Hybrid War: Ford Touts Escape Plug-in As Efficiency King, but Toyota Has Two Things It Wants to Tell You

Steph Willems
by Steph Willems

In the compact crossover segment, at least, the sky’s the limit when it comes to choice. And making inroads into this enormously popular crowd is plug-in hybrid power — a feature added to two major players this year: the Ford Escape and Toyota RAV4.

As efficiency numbers trickle out, Ford is claiming victory over its rival, though which of the two models ultimately boasts the most appeal will be borne out in future sales figures.

Why is the Blue Oval so confident? The 2020 Escape PHEV’s newly released MPGe rating. At 100 MPGe, the Escape PHEV outclasses the 2021 RAV4 Prime’s estimated combined fuel efficiency rating of 94 MPGe.

It’s a slim gap, but one Ford is ready and willing to exploit. Then there’s the issue of price, which is a gap Ford’s very willing to point out. A base Escape PHEV is promised for under $35,000 (sans destination fee), while Toyota’s target for the RAV4 Prime is a sub-$40k MSRP.

Of course, if that other kind of green means nothing to you, there’s something the RAV4 Prime boasts that the Escape PHEV can’t: greater all-electric driving range. The Toyota claims 42 miles of gas-free driving versus the Ford’s 37. Again, not a huge gap, and one that, when combined with the Ford’s greater level of efficiency in standard hybrid mode, isn’t likely to amount to any savings. Unless you plan on never gassing up and keeping trips to EV range-only distances, that is.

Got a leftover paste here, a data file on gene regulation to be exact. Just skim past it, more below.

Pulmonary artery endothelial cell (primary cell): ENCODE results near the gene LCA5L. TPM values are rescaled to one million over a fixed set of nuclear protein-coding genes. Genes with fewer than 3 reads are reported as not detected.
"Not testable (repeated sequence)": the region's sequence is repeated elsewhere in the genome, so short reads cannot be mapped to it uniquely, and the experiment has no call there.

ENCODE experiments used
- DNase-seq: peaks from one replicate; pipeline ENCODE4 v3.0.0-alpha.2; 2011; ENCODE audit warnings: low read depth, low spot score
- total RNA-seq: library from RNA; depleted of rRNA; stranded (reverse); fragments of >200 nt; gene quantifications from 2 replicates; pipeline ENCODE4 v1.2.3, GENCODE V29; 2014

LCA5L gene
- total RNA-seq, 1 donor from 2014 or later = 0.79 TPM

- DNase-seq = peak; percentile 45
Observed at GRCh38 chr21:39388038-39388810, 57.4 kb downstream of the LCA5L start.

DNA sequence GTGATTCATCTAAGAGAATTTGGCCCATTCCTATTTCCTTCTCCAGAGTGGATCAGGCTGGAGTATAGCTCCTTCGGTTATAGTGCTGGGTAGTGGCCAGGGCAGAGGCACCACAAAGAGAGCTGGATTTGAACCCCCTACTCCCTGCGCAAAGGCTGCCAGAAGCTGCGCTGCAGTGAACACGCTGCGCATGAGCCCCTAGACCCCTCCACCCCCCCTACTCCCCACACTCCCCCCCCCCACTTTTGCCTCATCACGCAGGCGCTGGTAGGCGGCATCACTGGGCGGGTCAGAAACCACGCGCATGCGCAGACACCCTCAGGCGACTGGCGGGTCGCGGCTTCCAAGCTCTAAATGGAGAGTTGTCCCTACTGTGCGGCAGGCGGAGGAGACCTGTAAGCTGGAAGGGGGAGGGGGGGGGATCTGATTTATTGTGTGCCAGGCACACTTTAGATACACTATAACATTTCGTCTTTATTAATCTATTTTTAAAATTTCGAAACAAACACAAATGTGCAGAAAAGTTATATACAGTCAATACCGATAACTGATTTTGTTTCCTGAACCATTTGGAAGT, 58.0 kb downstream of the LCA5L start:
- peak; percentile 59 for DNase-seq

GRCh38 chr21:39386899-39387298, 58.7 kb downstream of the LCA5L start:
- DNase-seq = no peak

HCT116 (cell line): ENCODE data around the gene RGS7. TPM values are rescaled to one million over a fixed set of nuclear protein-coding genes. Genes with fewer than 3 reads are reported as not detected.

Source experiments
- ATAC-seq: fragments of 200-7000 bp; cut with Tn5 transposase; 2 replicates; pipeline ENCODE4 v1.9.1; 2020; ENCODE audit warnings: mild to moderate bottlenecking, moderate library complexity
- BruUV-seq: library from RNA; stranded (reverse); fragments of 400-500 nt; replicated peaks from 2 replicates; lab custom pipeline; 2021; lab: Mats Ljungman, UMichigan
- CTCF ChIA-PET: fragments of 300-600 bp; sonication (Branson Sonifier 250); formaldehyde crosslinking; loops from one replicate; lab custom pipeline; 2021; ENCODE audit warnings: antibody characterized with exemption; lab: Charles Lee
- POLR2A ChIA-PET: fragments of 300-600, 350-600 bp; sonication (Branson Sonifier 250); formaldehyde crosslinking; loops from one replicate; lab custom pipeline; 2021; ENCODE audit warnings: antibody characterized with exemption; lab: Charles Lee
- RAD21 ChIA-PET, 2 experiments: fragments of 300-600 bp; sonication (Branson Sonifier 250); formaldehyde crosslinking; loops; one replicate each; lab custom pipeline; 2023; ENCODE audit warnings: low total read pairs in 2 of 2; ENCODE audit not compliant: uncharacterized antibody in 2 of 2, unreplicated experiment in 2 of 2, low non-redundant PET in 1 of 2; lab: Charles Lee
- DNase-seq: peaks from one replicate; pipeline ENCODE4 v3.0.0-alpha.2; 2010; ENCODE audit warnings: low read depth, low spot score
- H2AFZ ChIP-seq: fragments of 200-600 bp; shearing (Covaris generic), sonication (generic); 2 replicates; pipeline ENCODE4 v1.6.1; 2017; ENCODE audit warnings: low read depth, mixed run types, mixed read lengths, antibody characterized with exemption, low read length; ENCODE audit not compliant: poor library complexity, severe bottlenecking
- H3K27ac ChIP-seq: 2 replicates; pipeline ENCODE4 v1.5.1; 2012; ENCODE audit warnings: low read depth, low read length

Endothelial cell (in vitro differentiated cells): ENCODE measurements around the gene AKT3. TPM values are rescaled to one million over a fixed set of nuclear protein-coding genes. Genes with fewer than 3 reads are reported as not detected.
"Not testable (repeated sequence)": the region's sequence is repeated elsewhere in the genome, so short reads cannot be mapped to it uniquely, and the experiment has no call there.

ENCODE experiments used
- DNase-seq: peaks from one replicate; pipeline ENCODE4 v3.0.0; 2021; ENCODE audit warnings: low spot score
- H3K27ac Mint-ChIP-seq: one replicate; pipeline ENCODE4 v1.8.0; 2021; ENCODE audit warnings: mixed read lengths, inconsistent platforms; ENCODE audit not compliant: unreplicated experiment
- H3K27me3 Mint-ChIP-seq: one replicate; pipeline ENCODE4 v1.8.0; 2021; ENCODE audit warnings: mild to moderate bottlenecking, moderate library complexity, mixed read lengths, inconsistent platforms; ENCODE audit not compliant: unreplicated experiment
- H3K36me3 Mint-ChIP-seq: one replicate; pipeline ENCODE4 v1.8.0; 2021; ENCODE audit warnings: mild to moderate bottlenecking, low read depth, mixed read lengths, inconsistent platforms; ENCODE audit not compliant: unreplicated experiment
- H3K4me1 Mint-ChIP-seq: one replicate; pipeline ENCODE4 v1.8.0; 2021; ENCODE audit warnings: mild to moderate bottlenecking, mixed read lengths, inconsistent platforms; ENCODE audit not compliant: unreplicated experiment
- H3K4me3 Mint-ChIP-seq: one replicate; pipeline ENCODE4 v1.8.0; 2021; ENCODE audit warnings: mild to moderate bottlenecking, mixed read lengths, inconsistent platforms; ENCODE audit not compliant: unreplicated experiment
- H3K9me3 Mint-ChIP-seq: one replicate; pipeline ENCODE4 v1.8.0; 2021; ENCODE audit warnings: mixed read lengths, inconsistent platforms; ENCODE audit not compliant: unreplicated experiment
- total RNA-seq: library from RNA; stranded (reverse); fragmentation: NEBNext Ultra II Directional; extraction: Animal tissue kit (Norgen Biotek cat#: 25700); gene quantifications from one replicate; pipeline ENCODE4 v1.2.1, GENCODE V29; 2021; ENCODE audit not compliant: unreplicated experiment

In hybrid mode, the Escape PHEV is estimated to rate 41 mpg on the combined cycle. While Toyota hasn’t released such figures for the RAV4 Prime, the RAV4 Hybrid gets 40 mpg combined, and that’s without the Prime’s bulkier battery pack in tow.

In the area of power, however, Toyota trounces Ford. Let’s forget efficiency of fuel or dollars for a moment and focus on something very few compact crossover drivers fixate on: speed. The combined output of the RAV4 Prime is 302 horsepower — good for a sprint to 60 mph in a swift 5.8 seconds. Total system output for the Ford is 221 hp.

Last, but most certainly not least, is the fact that the Escape PHEV is a front-drive-only proposition, while the RAV4 Prime comes with standard all-wheel drive. That alone will be worth the extra cost and decreased efficiency to many buyers.

In announcing the new specs, Ford didn’t mention Toyota; rather, it focused on how better the Escape PHEV is to family life when compared to the defunct Fusion Energi plug-in it (sort of) replaces. To the company’s product development chief, it offers up the best blend of easy-to-live-with attributes in an age of pandemic-related uncertainty.

“The economic and environmental impacts of this virus have created a roller coaster for consumers looking to balance value, need and efficiency going forward,” Hau Thai-Tang said in a release. “Ford Escape Plug-In Hybrid is that ideal balance our customers want.”

[Image: Ford]

Steph Willems
Steph Willems

More by Steph Willems

Comments
Join the conversation
5 of 26 comments
  • EBFlex EBFlex on Jun 08, 2020